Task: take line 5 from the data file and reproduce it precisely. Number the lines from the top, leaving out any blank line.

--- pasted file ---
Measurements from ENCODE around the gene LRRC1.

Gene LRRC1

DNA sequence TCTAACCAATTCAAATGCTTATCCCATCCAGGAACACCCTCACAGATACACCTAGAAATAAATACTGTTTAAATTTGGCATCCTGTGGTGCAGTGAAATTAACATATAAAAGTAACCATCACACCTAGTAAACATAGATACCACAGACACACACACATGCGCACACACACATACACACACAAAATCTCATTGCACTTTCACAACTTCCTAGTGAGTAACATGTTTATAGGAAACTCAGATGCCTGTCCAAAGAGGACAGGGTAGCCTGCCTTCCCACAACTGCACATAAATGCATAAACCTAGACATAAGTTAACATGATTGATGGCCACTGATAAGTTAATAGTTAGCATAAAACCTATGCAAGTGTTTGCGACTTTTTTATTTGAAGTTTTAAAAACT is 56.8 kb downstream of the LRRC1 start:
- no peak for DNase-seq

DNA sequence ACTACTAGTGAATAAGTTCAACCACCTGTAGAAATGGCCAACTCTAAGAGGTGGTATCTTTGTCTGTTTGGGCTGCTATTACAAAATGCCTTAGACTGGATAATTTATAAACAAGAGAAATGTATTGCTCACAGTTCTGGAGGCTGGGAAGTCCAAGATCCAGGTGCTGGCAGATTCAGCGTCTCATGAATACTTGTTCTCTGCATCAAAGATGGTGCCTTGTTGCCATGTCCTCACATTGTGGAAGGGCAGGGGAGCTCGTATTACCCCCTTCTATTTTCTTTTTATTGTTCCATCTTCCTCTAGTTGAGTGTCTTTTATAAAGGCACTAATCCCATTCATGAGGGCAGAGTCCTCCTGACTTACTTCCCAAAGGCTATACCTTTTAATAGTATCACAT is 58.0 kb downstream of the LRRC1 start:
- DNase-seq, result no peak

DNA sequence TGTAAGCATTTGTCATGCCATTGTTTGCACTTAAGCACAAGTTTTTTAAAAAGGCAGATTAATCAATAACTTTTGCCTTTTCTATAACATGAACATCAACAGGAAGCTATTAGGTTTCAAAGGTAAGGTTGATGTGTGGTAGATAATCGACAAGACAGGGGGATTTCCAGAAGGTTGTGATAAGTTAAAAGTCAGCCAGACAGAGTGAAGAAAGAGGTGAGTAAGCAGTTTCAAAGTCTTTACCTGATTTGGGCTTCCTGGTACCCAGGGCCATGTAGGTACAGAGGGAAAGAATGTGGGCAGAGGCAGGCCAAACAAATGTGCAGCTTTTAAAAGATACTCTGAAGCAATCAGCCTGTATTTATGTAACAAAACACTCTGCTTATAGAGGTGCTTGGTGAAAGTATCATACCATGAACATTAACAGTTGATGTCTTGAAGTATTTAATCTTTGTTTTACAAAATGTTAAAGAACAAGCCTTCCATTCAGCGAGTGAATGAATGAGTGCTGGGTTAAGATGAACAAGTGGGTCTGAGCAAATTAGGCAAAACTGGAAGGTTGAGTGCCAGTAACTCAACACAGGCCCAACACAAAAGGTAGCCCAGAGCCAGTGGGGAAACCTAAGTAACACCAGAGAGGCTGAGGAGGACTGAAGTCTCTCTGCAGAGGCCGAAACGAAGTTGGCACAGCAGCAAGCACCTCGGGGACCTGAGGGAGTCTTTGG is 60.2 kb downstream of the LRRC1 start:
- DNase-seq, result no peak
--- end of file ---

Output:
DNA sequence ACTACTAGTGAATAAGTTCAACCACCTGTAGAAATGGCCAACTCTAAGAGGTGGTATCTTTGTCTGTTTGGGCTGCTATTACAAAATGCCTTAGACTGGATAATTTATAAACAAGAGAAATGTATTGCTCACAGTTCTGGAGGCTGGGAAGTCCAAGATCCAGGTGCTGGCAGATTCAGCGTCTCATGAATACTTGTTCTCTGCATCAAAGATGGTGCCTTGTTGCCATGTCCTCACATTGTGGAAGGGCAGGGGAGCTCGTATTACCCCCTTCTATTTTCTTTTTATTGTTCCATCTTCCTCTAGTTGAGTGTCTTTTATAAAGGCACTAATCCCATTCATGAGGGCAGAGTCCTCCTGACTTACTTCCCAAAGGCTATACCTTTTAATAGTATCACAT is 58.0 kb downstream of the LRRC1 start: